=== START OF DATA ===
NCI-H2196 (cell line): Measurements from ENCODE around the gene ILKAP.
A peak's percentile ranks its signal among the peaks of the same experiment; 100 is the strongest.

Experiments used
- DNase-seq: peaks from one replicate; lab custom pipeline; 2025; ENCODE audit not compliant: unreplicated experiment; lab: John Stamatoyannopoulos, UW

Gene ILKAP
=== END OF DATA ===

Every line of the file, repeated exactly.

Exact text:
NCI-H2196 (cell line): Measurements from ENCODE around the gene ILKAP.
A peak's percentile ranks its signal among the peaks of the same experiment; 100 is the strongest.

Experiments used
- DNase-seq: peaks from one replicate; lab custom pipeline; 2025; ENCODE audit not compliant: unreplicated experiment; lab: John Stamatoyannopoulos, UW

Gene ILKAP